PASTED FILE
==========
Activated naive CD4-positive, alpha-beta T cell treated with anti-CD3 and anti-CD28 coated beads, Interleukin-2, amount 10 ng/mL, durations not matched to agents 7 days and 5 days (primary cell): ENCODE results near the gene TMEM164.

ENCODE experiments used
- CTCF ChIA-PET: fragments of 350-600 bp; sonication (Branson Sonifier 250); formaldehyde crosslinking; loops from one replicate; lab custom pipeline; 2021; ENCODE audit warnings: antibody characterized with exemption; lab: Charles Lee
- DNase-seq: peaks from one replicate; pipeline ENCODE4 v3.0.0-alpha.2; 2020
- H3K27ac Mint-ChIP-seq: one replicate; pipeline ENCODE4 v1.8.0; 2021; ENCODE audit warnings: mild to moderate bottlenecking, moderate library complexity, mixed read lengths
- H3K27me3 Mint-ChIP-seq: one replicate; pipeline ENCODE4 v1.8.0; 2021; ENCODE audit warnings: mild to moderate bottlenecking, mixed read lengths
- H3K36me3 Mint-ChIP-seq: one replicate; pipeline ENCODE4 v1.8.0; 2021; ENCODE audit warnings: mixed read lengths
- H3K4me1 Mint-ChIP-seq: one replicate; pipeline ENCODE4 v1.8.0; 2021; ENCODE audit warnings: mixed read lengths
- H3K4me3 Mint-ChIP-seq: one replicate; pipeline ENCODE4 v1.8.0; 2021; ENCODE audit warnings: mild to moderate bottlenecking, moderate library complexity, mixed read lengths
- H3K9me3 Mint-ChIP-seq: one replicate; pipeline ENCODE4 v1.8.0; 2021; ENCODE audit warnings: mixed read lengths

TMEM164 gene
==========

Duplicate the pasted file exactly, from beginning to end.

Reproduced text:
Activated naive CD4-positive, alpha-beta T cell treated with anti-CD3 and anti-CD28 coated beads, Interleukin-2, amount 10 ng/mL, durations not matched to agents 7 days and 5 days (primary cell): ENCODE results near the gene TMEM164.

ENCODE experiments used
- CTCF ChIA-PET: fragments of 350-600 bp; sonication (Branson Sonifier 250); formaldehyde crosslinking; loops from one replicate; lab custom pipeline; 2021; ENCODE audit warnings: antibody characterized with exemption; lab: Charles Lee
- DNase-seq: peaks from one replicate; pipeline ENCODE4 v3.0.0-alpha.2; 2020
- H3K27ac Mint-ChIP-seq: one replicate; pipeline ENCODE4 v1.8.0; 2021; ENCODE audit warnings: mild to moderate bottlenecking, moderate library complexity, mixed read lengths
- H3K27me3 Mint-ChIP-seq: one replicate; pipeline ENCODE4 v1.8.0; 2021; ENCODE audit warnings: mild to moderate bottlenecking, mixed read lengths
- H3K36me3 Mint-ChIP-seq: one replicate; pipeline ENCODE4 v1.8.0; 2021; ENCODE audit warnings: mixed read lengths
- H3K4me1 Mint-ChIP-seq: one replicate; pipeline ENCODE4 v1.8.0; 2021; ENCODE audit warnings: mixed read lengths
- H3K4me3 Mint-ChIP-seq: one replicate; pipeline ENCODE4 v1.8.0; 2021; ENCODE audit warnings: mild to moderate bottlenecking, moderate library complexity, mixed read lengths
- H3K9me3 Mint-ChIP-seq: one replicate; pipeline ENCODE4 v1.8.0; 2021; ENCODE audit warnings: mixed read lengths

TMEM164 gene